While many of us are aware of the dangers outside our front door, are we aware of hazards within our own four walls?
In an attempt to raise awareness of the most common injuries sustained indoors, and the importance of personal safety at home, we have revealed a list of the most dangerous rooms in the house, according to data from national emergency room (ER) records.
We analysed more than 15,000 entries from the National Electronic Injury Surveillance System (NEISS)* between 2016 and 2020, relating to injuries sustained in the bathroom, bedroom, living/dining room, kitchen, and garden. We can reveal that women are 17% more likely to find themselves in the ER as a result of clumsiness in the home.
The research also showed that the bedroom is the most dangerous room in the house for both men and women, where two-fifths (40%) of all household accidents occur. However, in the kitchen it is men who are more accident prone. Our research showed that men were almost 1.5 times more likely than women to cause injury to themselves in the kitchen and end up in the ER as a result of male blunders with kitchen equipment.
The most dangerous rooms in the house and the most common injuries sustained are:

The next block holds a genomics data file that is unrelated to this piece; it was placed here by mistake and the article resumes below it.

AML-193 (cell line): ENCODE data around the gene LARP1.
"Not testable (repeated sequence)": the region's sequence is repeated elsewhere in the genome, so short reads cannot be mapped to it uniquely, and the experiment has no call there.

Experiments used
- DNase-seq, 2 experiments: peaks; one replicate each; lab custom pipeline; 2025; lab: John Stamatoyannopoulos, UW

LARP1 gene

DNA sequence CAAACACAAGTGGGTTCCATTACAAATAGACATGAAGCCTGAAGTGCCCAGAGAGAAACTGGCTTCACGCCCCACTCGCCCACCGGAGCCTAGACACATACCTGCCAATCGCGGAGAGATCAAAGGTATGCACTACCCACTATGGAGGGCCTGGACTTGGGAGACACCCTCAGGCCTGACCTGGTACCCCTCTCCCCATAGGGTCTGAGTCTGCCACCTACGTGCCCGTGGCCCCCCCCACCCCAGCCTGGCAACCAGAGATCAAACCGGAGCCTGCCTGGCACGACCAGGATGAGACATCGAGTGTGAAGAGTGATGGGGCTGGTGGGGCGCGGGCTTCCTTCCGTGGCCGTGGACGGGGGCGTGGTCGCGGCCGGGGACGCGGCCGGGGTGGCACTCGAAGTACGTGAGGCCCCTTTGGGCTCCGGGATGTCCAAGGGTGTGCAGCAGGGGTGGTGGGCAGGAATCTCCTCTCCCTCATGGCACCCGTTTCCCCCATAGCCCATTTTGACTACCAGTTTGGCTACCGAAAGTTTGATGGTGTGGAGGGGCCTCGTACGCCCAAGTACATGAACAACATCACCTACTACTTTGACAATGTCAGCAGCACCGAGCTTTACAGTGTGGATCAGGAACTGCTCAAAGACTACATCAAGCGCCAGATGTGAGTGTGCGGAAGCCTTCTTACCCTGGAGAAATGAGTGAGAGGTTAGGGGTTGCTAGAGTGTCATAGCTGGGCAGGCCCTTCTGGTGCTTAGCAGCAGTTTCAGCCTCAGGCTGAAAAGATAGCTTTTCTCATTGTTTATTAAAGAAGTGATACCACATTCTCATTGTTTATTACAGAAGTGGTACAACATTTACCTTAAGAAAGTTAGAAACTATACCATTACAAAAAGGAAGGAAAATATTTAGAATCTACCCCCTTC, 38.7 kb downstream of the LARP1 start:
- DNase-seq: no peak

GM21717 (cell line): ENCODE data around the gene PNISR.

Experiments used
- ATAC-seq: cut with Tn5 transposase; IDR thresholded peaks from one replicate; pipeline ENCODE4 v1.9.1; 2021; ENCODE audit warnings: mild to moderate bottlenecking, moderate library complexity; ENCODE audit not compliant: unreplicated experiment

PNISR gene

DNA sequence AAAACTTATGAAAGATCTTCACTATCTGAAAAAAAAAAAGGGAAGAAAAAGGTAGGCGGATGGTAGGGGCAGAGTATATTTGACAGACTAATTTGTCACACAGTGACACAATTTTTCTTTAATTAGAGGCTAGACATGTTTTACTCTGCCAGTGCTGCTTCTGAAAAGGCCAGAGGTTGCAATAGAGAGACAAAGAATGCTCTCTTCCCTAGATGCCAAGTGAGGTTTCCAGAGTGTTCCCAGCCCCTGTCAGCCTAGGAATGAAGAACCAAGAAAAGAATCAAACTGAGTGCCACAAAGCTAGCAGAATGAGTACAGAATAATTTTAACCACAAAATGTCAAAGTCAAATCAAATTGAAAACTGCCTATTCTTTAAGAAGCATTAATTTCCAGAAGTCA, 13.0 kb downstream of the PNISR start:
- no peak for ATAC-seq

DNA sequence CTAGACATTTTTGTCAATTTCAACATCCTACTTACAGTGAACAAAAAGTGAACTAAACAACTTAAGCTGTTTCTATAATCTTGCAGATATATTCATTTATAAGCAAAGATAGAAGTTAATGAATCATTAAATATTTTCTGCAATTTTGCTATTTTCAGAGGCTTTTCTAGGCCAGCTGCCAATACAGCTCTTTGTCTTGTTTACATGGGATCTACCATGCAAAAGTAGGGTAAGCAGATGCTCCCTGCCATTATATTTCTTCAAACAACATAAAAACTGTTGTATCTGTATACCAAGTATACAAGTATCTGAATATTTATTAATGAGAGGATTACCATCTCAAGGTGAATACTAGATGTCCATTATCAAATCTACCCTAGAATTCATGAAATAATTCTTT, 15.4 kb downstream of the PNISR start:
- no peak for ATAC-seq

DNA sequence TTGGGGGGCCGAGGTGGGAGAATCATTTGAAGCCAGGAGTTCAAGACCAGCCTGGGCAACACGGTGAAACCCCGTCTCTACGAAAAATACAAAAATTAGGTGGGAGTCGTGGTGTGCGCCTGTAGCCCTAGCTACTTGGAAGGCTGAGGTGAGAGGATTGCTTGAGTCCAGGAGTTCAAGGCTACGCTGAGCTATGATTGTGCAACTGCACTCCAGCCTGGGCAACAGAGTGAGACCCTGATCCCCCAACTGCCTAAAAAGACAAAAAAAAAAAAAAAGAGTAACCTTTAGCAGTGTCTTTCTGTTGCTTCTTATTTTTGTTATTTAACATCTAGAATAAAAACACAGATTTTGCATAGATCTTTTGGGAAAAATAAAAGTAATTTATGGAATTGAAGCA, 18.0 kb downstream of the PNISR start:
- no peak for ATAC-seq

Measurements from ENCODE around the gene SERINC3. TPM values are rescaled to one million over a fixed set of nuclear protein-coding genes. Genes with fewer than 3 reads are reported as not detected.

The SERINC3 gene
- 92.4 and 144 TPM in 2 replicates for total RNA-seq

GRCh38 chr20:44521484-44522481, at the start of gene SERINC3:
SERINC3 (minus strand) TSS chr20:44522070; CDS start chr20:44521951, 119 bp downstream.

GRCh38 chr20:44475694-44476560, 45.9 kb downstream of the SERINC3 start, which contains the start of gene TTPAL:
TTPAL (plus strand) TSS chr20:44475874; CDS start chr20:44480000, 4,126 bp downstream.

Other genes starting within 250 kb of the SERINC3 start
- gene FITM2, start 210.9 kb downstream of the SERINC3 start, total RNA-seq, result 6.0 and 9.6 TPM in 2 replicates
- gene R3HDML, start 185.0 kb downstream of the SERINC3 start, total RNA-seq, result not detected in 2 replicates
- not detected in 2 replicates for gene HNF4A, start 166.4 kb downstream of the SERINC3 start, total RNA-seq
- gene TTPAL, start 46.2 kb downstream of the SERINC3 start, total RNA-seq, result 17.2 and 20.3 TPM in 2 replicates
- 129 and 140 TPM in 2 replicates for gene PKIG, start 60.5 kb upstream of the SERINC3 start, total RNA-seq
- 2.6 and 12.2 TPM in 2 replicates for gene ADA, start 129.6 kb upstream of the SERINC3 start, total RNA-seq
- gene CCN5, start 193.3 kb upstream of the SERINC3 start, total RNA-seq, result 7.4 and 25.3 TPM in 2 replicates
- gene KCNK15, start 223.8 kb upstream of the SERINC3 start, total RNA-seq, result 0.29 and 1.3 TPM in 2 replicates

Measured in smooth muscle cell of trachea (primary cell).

#1 Bedroom (40%):
- Internal organ injury
- Contusions, abrasions
Women are the most accident prone in the bedroom, where they are 1.5 times more likely to have an accident resulting in a fracture than men.
The most prominent piece of furniture, the bed, was involved in 62% of bedroom-related accidents. One 35-year-old woman sustained a concussion when she fell out of bed and hit her head on the bedside table, while a 65-year-old woman set herself on fire while smoking a cigarette in bed.
#2 Bathroom (22% of household injuries):
- Fracture (38% male, 62% female)
- Internal organ injury (47% male, 53% female)
- Laceration (60% male, 40% female)
- Contusions, Abrasions (51% male, 49% female)
- Poisoning (63% male, 37% female)
Again, it is women that are revealed to be most accident prone in the bathroom, with 60% more women than men visiting the ER with injuries occurring from bathroom trips, slips and other accidents.
The research found that injuries in the bathroom most frequently took place in the shower (38%). Examples included a 27-year-old woman hurting her back after slipping while shaving her legs, and another 24-year-old woman having the bathroom ceiling collapse on her head while in the shower.